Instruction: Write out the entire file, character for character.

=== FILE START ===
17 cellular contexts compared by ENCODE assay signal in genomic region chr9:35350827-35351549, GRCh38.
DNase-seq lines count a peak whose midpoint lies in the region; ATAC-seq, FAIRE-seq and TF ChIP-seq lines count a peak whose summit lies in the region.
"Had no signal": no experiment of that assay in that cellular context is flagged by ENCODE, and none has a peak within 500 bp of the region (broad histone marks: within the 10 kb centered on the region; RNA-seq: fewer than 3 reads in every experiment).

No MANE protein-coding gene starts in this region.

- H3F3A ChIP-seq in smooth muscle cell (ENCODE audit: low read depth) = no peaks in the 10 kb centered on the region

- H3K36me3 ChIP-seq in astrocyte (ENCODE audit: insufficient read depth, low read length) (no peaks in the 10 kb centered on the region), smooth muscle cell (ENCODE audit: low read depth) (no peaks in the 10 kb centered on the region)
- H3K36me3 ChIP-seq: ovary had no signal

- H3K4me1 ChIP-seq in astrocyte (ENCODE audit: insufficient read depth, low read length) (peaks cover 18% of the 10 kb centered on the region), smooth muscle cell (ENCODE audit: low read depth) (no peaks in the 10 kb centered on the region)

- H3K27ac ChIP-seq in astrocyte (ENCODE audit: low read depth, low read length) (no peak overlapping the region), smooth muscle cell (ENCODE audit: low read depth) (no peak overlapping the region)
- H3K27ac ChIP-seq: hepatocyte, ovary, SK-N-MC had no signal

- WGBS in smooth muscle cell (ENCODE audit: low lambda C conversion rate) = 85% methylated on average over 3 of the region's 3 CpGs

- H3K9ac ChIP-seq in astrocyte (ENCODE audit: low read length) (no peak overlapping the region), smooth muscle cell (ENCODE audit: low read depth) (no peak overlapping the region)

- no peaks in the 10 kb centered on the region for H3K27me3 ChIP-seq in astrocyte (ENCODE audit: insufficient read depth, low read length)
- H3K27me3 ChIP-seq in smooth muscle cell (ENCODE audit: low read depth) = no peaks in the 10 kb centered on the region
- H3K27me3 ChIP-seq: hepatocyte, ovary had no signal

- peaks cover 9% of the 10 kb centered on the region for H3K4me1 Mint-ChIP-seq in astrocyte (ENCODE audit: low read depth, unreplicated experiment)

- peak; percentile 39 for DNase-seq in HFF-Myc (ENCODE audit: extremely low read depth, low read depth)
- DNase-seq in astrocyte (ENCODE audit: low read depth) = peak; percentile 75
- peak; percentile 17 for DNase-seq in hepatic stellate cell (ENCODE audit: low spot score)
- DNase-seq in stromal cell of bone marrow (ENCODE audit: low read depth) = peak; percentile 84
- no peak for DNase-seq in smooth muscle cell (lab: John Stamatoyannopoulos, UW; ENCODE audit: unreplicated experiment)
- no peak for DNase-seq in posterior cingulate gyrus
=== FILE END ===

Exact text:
17 cellular contexts compared by ENCODE assay signal in genomic region chr9:35350827-35351549, GRCh38.
DNase-seq lines count a peak whose midpoint lies in the region; ATAC-seq, FAIRE-seq and TF ChIP-seq lines count a peak whose summit lies in the region.
"Had no signal": no experiment of that assay in that cellular context is flagged by ENCODE, and none has a peak within 500 bp of the region (broad histone marks: within the 10 kb centered on the region; RNA-seq: fewer than 3 reads in every experiment).

No MANE protein-coding gene starts in this region.

- H3F3A ChIP-seq in smooth muscle cell (ENCODE audit: low read depth) = no peaks in the 10 kb centered on the region

- H3K36me3 ChIP-seq in astrocyte (ENCODE audit: insufficient read depth, low read length) (no peaks in the 10 kb centered on the region), smooth muscle cell (ENCODE audit: low read depth) (no peaks in the 10 kb centered on the region)
- H3K36me3 ChIP-seq: ovary had no signal

- H3K4me1 ChIP-seq in astrocyte (ENCODE audit: insufficient read depth, low read length) (peaks cover 18% of the 10 kb centered on the region), smooth muscle cell (ENCODE audit: low read depth) (no peaks in the 10 kb centered on the region)

- H3K27ac ChIP-seq in astrocyte (ENCODE audit: low read depth, low read length) (no peak overlapping the region), smooth muscle cell (ENCODE audit: low read depth) (no peak overlapping the region)
- H3K27ac ChIP-seq: hepatocyte, ovary, SK-N-MC had no signal

- WGBS in smooth muscle cell (ENCODE audit: low lambda C conversion rate) = 85% methylated on average over 3 of the region's 3 CpGs

- H3K9ac ChIP-seq in astrocyte (ENCODE audit: low read length) (no peak overlapping the region), smooth muscle cell (ENCODE audit: low read depth) (no peak overlapping the region)

- no peaks in the 10 kb centered on the region for H3K27me3 ChIP-seq in astrocyte (ENCODE audit: insufficient read depth, low read length)
- H3K27me3 ChIP-seq in smooth muscle cell (ENCODE audit: low read depth) = no peaks in the 10 kb centered on the region
- H3K27me3 ChIP-seq: hepatocyte, ovary had no signal

- peaks cover 9% of the 10 kb centered on the region for H3K4me1 Mint-ChIP-seq in astrocyte (ENCODE audit: low read depth, unreplicated experiment)

- peak; percentile 39 for DNase-seq in HFF-Myc (ENCODE audit: extremely low read depth, low read depth)
- DNase-seq in astrocyte (ENCODE audit: low read depth) = peak; percentile 75
- peak; percentile 17 for DNase-seq in hepatic stellate cell (ENCODE audit: low spot score)
- DNase-seq in stromal cell of bone marrow (ENCODE audit: low read depth) = peak; percentile 84
- no peak for DNase-seq in smooth muscle cell (lab: John Stamatoyannopoulos, UW; ENCODE audit: unreplicated experiment)
- no peak for DNase-seq in posterior cingulate gyrus